I never knew I wanted a pet bird, but Falcon Age made me care for its titular raptor like she were my own. Outerloop Games makes smart use of both gameplay and story to pull that off, despite running into some technical issues along the way. While this adventure is fully explorable on a good old-fashioned TV, it is absolutely more rewarding when experienced on PSVR thanks to a number of engaging interactions and control ideas.
Falcon Age’s frequently squawky sidekick is so handy it almost feels like a co-op game. You and your feathered friend explore a sparse but artistically striking desert landscape and take down refinery outposts of a colonizing power. With writing by 80 Days’ Meg Jayanth, Falcon Age explores a fascinating tale of reigniting a resistance that’s largely given up the fight. Rather than going big or grand with its events, the most intriguing moments come from small character interactions.
How your auntie, who’s well versed in the ways of falconry, chastises you; how the robot overlords of the planet grow amusingly frustrated with having to deal with you; and how citizens do and don’t hold onto the hope of rebuilding their society come through in sharp, well-written conversations that made me care for more than just my bird friend. There are a couple of relationships I wish Falcon Age had more time to focus on, particularly when it comes to your family history. Because of its brevity, some of the dialogue choices you can make caused some character moments to feel too abrupt to me. (Having gone back and made some other choices, there are much more natural flows to those conversations than I saw on my first playthrough.)
Falcon Age made me care for its bird from the opening minutes of the story.
But the bulk of my adventure involved bonding, exploring, and attempting to bring down my rulers with my avian companion. Falcon Age, from the jump, made me care for her by introducing her as a baby bird who loses her mother, and I mean really: how are you not supposed to immediately fall in love at that point? While I’d have liked to have watched her grow up gradually, Falcon Age skips over most of her early life and goes straight to letting you interact with her as a full-grown falcon, and she’s a joy to spend time with.
It’s so satisfying, particularly in VR, to work in concert with your bird. While exploring the environment you can point at a creature for her to hunt down or at a plant to harvest fruit from. She can also be directed in combat, either to knock out some machinery or distract a robot enemy so you can bash its head in. While you can play through all of this with the DualShock 4, either in or out of VR, every interaction is so much more satisfying in VR with Move controllers. You actually get to hand her a tiny skateboard or juggling balls to play with. You can point or bring your hand to your face to direct her movements. And, in one of the most heartwrenching moments I’ve ever had in a game, you have to pull needle-like projectiles out of her to heal her back up to health after combat.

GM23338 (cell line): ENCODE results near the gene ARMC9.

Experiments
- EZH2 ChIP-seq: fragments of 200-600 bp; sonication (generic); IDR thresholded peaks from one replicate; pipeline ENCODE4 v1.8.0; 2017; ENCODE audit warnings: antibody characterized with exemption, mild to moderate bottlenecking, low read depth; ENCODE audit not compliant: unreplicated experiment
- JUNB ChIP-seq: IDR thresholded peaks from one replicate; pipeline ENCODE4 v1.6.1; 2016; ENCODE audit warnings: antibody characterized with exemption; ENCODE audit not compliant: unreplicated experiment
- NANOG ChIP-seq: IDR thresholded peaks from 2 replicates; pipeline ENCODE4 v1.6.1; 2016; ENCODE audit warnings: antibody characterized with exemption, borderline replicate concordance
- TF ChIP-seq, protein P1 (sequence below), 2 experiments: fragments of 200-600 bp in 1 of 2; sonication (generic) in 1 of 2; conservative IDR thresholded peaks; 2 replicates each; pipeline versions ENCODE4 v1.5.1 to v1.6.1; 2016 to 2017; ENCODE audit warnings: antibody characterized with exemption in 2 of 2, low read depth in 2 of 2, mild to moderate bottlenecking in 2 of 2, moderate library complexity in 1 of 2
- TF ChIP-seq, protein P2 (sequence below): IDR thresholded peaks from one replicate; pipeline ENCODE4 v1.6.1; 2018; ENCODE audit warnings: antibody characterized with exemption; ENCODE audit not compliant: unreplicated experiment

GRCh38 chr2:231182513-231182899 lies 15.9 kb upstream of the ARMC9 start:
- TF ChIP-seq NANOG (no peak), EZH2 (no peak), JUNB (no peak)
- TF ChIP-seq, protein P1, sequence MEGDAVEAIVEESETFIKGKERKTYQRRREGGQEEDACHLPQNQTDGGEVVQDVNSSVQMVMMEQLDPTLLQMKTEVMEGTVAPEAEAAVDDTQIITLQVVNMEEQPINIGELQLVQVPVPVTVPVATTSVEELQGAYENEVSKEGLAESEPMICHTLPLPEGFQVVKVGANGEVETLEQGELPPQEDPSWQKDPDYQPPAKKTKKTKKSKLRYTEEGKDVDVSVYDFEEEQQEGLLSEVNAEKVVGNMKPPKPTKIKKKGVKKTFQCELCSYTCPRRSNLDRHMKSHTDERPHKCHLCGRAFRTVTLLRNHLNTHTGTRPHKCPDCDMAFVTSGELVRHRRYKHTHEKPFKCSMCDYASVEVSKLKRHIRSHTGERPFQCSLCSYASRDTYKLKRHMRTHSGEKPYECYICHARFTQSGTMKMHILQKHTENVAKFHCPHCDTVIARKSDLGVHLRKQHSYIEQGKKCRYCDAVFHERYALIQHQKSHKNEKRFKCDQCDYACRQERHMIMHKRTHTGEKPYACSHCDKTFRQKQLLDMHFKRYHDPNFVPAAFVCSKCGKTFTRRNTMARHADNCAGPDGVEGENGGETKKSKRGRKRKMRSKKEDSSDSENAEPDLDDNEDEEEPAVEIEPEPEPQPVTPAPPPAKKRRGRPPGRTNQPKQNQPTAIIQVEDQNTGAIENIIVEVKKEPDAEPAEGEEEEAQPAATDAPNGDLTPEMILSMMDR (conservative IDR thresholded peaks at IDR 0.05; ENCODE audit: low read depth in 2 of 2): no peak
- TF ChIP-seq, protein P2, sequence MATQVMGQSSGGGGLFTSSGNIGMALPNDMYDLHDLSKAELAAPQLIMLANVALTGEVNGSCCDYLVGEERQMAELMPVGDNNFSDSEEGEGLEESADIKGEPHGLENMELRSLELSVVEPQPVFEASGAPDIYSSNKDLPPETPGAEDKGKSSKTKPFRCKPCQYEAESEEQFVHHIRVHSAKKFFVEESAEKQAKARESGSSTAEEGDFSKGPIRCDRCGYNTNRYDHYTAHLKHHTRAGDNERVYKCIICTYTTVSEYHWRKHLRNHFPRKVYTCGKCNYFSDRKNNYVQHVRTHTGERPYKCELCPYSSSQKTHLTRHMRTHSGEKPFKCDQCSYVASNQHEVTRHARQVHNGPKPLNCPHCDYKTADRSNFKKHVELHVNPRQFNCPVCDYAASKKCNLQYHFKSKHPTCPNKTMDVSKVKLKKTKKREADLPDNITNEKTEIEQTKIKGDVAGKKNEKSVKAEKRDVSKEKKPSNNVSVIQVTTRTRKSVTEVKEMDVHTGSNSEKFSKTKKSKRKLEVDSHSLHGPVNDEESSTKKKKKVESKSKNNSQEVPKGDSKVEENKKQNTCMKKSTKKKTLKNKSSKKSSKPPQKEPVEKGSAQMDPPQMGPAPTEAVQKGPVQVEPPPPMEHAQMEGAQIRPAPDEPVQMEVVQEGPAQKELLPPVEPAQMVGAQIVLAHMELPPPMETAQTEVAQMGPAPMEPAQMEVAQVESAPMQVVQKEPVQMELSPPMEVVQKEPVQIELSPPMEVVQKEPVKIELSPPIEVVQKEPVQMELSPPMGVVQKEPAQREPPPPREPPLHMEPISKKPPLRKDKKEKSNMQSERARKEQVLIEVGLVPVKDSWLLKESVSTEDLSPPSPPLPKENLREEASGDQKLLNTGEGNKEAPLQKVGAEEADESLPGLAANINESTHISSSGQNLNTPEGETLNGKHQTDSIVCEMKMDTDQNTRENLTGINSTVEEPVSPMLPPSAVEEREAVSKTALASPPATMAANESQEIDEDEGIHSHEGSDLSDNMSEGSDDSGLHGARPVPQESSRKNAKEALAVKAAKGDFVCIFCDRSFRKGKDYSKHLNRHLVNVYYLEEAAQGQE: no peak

Falcon Age’s mechanics are so engaging in VR.
I’ve even found myself unnecessarily going out of my way to use my bird to hunt prey (for treats that need to be cooked later) just to spend more time with her in the wild. Yes, all of this can be accomplished with a few button presses on a DualShock 4, but interacting so directly with my virtual friend continually engrossed me.
And all of Outerloop’s design choices feel built to let as many people as possible explore its full, five-hour adventure. Aside from the option to play with or without VR or Move, the main menu allows you to play without combat, in case you want to just pal around with your bird.
Unfortunately,I did notice a number of technical issues in all modes. Playing out of VR and running around with a DualShock 4, the world would stutter occasionally, not always keeping pace with me. And both in and out of VR I encountered plenty of pop-in — while the grass nicely rises to meet you as you run throughout the desert world, everything from small rocks to giant background elements would either have textures that didn’t load or completely appear out of nothing. It never truly stopped me from enjoying myself, but when I’m trying to immerse myself in a VR world it can be an annoyance to have elements appearing at random.
Occasional technical issues in VR can be an annoyance.
I kept wanting to explore each element of Falcon Age’s world, though. Its ideas of robotic colonizers, falconry, and familial dynamics make for a compelling world that I wished to learn more about, so much so that its ending came all too quickly for me. There are a few reasons to go back and explore even after the end of the story, like extra collectibles and a minigame or too, which I’ve enjoyed hunting for an extra hour or so. But it’s nice just to spend some time throwing toys at my bird or walking around the desert planet with her. Outerloop’s striking, memorable landscape uses bright colors and sharp shapes to make itself distinct, rather than relying on overly detailed rock formations and grass patterns.
Falcon Age’s charming adventure made me care more for a virtual pet than I ever thought I could, and it shines in VR.I didn’t expect to become as bonded to a virtual animal as I did in Falcon Age. It got to the point where my real-life pet might’ve grown a little jealous with how many toys and how much praise this bird got. Outerloop has established a strong foundational system when it comes to exploring and fighting with your falcon, while presenting an intriguing, if sparse, world that explores some meaningful concepts. Even with some minor technical problems, I really enjoyed visiting this world and wish I could explore more of it (and put more cute outfits on my bird).
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